Nation Beat is essentially the brainchild of drummer Scott Kettner. The idea to meld South American and North American roots music comes from his enthusiasm for both traditions. The album’s production is extremely high quality – the instruments and the voices are recorded beautifully. The performances are spirited and full of life. The groove is king here, yet there are some tasty slide guitar workouts mixed into the worldbeat flavor. An urban edge to the music was noted as well, particularly evident in the leadoff track “Puxa O Boi”. This is world music for the new generation.

    Keeping an extended ensemble busy can be a challenge. The performance schedule is a bit limited this summer, but a few free shows are listed on the website – both in New York City in July. 

The whole album can be downloaded there too. I would love to see this group live. If my schedule permits I might take the journey to the city. The price is right and I’ll bet they put on a great show!

    So it seems that I have been more excited by world-music bands than modern rock bands. I could see a time when the two guitars, bass and drums model wears itself out. Great music can come from any ensemble of course. I just don’t know if the modern rock groups are part of the myth of the future. And I have a feeling whatever that myth is won’t make much sense to the older generation, but I’m curious to see what emerges so I’ll keep sticking around to find out. There is certainly room for new musical horizons. That’s what excites me about bands like Nation Beat.

From the Deserving of Wider Recognition Department:
Grant Hart – The Argument (2013)

     Speaking of Husker Du, I need to give a plug for last year’s ambitious solo release from Grant Hart. This is a sprawling double album of new material setting Milton’s Paradise Lost to music. Well, that’s one version of the explanation. The other involves a rare William Burroughs take on Milton’s work called, curiously enough, Lost Paradise. Essentially, all three of these works deal with the biblical story of Heaven and Hell, angels and demons and the creation of the world and human beings. The topics of free will, sin and eternity are woven into the storyline which reaches a climax with the title track featuring Adam debating with the snake over whether or not to eat the apple. My description doesn’t do the work justice because it is a serious work – Grant Hart takes an age-old story and breathes life into it. The songs are strong enough to hold up on their own outside of the storyline and feature the catchy hooks that are Hart’s trademark. The production has a home-brewed quality to it yet dishes out a cornucopia of styles and sonic textures – a beggars’ banquet of sound.  However, the uninitiated are to be forewarned – this album does not reveal its charms right out of the gate. The first batch of songs set the stage for the story and the overall aesthetic of the music. The album really starts to hit its stride by the 9th track – arguably the biggest Grant Hart “classic song” on the record – “Is the Sky the Limit”. From there on out it’s smooth sailing right through to the end so don’t give up too soon or you’ll miss the best stuff.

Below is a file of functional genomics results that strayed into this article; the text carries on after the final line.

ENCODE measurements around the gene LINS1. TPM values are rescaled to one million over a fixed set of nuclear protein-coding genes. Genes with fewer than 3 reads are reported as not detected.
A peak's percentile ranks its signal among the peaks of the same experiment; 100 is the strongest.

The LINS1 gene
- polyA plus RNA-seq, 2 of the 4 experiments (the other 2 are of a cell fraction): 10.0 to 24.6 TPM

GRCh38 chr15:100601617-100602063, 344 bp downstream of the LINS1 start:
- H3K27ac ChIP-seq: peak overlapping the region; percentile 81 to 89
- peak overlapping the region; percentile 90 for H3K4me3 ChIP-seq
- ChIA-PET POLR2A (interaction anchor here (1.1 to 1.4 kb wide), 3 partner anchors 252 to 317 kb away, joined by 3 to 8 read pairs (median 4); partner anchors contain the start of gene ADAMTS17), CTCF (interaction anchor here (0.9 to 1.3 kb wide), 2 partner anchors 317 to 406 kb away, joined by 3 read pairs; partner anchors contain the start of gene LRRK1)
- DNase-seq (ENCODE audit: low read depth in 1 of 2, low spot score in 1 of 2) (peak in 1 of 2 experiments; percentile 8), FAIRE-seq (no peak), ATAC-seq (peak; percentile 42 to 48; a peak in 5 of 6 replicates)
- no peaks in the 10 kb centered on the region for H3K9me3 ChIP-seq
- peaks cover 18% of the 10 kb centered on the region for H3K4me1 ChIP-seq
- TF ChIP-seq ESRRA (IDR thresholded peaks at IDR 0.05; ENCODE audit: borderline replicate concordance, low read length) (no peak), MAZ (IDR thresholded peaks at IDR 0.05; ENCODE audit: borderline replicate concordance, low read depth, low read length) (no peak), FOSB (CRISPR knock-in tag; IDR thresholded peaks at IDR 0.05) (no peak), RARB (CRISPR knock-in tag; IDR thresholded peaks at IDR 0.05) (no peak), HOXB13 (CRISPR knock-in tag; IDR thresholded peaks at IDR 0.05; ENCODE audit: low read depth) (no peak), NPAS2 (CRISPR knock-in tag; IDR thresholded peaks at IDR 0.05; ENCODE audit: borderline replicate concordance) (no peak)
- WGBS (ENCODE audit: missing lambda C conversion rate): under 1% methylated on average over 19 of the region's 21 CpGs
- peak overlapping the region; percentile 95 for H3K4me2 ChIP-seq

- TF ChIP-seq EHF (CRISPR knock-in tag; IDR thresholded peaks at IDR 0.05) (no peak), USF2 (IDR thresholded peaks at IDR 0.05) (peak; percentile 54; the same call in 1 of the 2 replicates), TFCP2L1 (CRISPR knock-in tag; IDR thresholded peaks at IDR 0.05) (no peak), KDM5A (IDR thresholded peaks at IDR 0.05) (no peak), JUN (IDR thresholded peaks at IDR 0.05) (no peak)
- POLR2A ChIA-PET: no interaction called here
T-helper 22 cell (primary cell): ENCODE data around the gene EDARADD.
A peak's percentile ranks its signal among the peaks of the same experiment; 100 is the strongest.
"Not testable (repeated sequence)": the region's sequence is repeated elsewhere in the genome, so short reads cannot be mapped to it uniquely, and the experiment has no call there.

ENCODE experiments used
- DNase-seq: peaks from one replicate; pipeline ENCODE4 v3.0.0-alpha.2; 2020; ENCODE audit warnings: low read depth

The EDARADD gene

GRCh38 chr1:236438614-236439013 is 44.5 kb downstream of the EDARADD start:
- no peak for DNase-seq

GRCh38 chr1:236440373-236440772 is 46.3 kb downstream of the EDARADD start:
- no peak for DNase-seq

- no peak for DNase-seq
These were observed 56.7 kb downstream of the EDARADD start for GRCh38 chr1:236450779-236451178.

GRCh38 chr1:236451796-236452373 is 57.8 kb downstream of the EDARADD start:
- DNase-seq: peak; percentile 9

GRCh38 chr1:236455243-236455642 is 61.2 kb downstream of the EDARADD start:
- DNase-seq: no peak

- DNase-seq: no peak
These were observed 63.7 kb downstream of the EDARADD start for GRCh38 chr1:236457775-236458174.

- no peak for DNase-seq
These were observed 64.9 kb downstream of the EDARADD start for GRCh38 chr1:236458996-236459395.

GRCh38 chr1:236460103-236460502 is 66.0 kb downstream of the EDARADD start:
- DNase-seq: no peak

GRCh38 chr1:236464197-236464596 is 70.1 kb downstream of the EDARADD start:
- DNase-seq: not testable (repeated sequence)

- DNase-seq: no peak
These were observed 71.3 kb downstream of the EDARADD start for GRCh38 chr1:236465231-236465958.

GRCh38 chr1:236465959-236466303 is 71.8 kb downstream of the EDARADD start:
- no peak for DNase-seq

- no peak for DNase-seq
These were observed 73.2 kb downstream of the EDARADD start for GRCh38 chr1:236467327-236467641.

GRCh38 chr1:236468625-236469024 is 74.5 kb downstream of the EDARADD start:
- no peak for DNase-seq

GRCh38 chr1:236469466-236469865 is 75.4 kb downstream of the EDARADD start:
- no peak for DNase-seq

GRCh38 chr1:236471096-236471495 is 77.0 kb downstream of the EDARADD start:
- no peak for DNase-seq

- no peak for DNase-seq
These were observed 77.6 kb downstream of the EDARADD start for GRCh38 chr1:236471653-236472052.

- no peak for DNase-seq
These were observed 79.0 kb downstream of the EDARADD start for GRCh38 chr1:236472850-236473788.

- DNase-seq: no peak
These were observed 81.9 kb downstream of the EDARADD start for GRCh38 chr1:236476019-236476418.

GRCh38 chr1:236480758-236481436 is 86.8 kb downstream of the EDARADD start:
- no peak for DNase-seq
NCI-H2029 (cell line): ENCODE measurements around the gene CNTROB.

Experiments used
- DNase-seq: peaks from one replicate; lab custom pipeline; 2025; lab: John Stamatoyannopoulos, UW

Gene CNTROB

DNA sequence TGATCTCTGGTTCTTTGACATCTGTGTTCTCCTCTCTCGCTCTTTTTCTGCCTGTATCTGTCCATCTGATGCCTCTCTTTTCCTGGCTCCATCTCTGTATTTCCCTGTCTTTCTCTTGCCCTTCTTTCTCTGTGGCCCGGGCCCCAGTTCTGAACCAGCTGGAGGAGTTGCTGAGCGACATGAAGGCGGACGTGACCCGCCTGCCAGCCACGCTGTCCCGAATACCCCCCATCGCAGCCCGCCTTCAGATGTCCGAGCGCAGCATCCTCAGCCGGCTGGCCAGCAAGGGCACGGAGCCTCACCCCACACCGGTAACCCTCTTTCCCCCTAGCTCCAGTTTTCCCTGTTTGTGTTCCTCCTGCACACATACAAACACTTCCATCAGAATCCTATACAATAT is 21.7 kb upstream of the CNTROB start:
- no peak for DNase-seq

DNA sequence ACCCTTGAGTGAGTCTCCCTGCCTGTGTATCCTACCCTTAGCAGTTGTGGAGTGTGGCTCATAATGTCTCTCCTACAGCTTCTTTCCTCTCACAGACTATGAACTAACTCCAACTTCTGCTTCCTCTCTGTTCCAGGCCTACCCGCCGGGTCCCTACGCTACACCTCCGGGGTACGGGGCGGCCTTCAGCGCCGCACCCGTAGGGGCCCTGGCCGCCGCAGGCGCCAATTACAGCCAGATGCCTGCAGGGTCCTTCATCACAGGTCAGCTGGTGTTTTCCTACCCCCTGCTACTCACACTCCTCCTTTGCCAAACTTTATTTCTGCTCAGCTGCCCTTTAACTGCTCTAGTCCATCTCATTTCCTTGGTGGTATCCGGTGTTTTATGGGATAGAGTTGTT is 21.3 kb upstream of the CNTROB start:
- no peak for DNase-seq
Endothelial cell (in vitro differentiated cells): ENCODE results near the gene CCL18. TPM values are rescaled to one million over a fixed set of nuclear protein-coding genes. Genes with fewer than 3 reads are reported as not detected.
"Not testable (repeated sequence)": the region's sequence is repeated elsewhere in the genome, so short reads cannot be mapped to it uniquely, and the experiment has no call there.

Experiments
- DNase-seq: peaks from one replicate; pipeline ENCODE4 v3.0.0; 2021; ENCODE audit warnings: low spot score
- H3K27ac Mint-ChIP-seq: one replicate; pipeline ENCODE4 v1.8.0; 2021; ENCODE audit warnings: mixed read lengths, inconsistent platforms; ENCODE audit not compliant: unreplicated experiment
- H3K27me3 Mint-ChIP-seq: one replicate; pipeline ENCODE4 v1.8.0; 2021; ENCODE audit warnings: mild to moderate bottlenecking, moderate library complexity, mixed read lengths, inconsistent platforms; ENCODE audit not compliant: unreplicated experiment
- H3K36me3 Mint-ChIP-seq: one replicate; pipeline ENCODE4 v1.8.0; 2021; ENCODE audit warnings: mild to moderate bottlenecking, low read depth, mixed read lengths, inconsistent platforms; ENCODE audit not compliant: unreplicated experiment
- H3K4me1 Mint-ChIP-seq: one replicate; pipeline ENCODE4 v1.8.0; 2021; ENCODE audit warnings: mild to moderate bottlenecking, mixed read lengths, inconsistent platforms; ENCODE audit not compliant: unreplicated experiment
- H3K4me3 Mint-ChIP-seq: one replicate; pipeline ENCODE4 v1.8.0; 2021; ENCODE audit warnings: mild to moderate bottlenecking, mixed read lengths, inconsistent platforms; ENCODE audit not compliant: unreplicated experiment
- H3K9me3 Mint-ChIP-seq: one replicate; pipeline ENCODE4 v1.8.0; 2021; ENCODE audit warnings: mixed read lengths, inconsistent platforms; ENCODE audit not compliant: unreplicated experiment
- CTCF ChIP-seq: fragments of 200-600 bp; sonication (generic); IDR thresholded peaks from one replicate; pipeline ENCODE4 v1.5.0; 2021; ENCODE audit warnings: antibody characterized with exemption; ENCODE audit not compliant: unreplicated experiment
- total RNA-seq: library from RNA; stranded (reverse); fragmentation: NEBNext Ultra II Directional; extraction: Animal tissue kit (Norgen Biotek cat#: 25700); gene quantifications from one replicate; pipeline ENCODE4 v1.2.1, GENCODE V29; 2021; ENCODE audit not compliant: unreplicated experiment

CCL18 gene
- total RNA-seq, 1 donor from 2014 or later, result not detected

I’ve read a smattering of interviews Hart has given in support of the record, yet he doesn’t reveal what may have inspired him to tackle such an ambitious storyline. I get the feeling whatever it was may be intensely personal simply due to the conviction of the performances on the record. Hart isn’t kidding with this project – he clearly means every word. And those are some heavy, soul-searching themes he’s dealing with! I should mention that I bought the vinyl LP version of the album which did include a free download coupon. Hearing the album broken up into 4 LP sides for the first time was a treat and I honestly believe Hart programmed the music as a “double album experience”. He should know a thing or two about classic double albums – Husker Du’s “Zen Arcade” is one of the finest of the genre. Please add The Argument to this list of classic doubles. Grant Hart doesn’t get nearly the recognition he deserves for the talent that he is. His low-key solo career belies an all-too-rare postmodern musical genius the likes of which some high profile rock stars would give their left testicles to have a fraction of. The Argument makes a good argument in Hart’s favor. Check it out.